Educators Feeling Stressed, Anxious, Overwhelmed and Capable
- By Dian Schaffhauser
than nine in 10 teachers (94 percent) shifted to remote teaching in
response to school closures. While most of those teachers that
haven't transitioned to online teaching (another four percent)
intended to do so, among the tiny share that haven't and won't, the
primary reasons they gave were tied to lack of access to technology
and lack of support at home for their students. More than half in
that position (55 percent) said they were handing out paper materials
to parents for students to use at home.
those who did switch to online teaching, respondents said they spent
almost as much time preparing for their virtual classes (three hours)
as they did teaching them (four hours).
kinds of "quick classes" teachers would like to optimize their online teaching practices. Source: "University of Phoenix:
Virtual Teaching Academy Research from University
findings came out of an extensive online survey of American K-12
teachers between Apr. 10 and Apr. 13, 2020. About a thousand people
responded to the survey, which was sponsored by the University
an online institution that has a College
and reported by Edelman
The primary objectives of the survey were to understand where
teachers were experiencing successes, challenges and unfilled needs
as they moved to virtual instruction, as well as their state of
mental health, what resources and tools they had or wished they had
and what content would help them succeed with online instruction.
the majority of teachers reported that they feel "somewhat"
or "extremely" uncertain (81 percent), stressed (77
percent), anxious (75 percent), overwhelmed (74 percent), sad (60
percent) and lonely (54 percent). On the other hand, they also are
feeling capable (77 percent), motivated (66 percent) and confident
(61 percent). Overall, however, they have greater confidence in their
own abilities to adjust to virtual instruction than they do in their
students' abilities to do so (81 percent compared to 57 percent).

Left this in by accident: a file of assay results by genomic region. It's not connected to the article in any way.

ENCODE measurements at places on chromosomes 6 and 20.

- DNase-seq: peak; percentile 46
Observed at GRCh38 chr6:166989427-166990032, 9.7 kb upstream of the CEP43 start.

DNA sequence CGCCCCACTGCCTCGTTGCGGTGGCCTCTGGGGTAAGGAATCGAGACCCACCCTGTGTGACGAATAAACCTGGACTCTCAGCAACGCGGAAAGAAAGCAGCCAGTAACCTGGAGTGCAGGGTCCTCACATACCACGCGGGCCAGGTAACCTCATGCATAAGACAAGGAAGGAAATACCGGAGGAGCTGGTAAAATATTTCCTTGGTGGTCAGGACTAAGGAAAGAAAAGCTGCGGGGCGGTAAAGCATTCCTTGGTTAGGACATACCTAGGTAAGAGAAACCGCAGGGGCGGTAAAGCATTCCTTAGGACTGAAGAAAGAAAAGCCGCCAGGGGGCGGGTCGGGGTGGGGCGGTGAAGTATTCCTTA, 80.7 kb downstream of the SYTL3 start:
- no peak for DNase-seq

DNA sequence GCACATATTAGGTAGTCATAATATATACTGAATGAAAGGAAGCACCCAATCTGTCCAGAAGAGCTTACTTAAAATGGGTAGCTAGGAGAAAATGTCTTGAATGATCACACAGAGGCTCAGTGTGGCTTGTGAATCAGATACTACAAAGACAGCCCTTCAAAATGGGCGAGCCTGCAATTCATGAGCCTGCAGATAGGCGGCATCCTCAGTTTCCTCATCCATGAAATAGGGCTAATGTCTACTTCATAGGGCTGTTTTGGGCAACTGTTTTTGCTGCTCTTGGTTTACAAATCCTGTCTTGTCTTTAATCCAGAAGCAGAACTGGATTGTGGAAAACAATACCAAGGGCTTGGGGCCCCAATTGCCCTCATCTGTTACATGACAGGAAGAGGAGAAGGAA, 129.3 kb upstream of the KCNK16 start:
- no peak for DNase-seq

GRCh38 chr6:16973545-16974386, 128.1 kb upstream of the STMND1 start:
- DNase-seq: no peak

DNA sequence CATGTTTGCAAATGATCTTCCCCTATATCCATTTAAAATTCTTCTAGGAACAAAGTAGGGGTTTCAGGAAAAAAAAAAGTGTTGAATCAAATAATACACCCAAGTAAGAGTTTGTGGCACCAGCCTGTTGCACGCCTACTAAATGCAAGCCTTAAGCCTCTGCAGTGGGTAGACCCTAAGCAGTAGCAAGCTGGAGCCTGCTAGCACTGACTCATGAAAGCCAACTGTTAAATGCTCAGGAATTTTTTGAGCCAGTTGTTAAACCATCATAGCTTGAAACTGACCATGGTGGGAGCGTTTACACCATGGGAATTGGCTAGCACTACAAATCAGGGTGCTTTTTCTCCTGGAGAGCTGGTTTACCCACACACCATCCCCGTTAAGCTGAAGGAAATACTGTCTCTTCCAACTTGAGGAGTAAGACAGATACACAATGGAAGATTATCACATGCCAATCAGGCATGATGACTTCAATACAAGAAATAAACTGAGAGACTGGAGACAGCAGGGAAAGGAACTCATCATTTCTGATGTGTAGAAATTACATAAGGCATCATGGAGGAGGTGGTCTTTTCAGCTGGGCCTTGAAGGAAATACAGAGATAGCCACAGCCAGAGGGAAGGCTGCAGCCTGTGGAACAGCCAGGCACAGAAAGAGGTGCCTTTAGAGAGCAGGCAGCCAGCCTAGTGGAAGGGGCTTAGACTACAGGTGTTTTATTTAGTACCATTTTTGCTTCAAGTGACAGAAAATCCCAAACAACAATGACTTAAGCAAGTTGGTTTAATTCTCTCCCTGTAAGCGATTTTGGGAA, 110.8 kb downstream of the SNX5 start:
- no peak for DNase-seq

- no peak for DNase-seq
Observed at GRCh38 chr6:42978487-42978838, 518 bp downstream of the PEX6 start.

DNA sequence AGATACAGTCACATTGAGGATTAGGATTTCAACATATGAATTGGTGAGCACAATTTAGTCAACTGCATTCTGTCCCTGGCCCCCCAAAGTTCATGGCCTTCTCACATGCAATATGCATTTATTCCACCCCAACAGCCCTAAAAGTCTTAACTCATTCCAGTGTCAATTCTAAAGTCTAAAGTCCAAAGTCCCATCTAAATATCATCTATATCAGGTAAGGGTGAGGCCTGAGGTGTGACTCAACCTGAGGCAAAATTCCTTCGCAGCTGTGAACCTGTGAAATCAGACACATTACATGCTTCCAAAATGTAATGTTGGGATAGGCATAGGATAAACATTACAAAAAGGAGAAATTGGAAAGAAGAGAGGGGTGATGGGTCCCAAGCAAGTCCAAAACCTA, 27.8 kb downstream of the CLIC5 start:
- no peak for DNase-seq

asked how the transition "made you feel," one high school
teacher responded, "Slightly anxious to be out of my comfort
zone. Thankful to still be able to work. Glad to learn new
skills/software. Glad to still communicate with students. Worried for
safety and health of students." Those sentiments were countered
by another high school teacher who offered this response: "Frustrated
and exhausted. We did not have transitional time, nor did we have a
grace period to test out methods. Our school district wanted us to
have it perfect within hours. So I felt unsupported and definitely
it comes to coping with their own mental health, teachers said they
were more likely to turn to friends and family (75 percent), walks
(73 percent), and conversations with peer teachers (61 percent) than
they were to look for support from their significant other (57
sense of responsibility that these educators feel to doing their jobs
isn't necessarily coming from their bosses. Just 15 percent said
school leaders were "pressuring" them "to stay on
track." Two-thirds (67 percent) pointed to "internal
pressure" as the motivator "to do right by the students
[and] stay on track."
weighs most heavily on them is their students' overall well-being.
Nine in 10 agreed that the lack of face-to-face connection with
students was making the transition "more difficult."
Teachers also said that the lack of social time students had with
each other was hurting student personal growth and that virtual
teaching hindered their own abilities "to identify if students
teachers could take quick courses to help them optimize their online
instructional practices, the greatest interest focused on helping
them come up with creative activities that could be done remotely (90
percent). But following that, the focus was on how to work best with
students: identifying whether they were struggling (86 percent),
fostering interaction and better connections between the students (85
percent), connecting better with students emotionally while teaching
online (84 percent) and managing their students' mental health (84
percent). Similarly high numbers of respondents said they would like
to learn more about how to create compelling lesson content (84
percent) and use online technology for teaching (84 percent).
the full report isn't available online yet, the University of Phoenix
expected to post a version in the near future.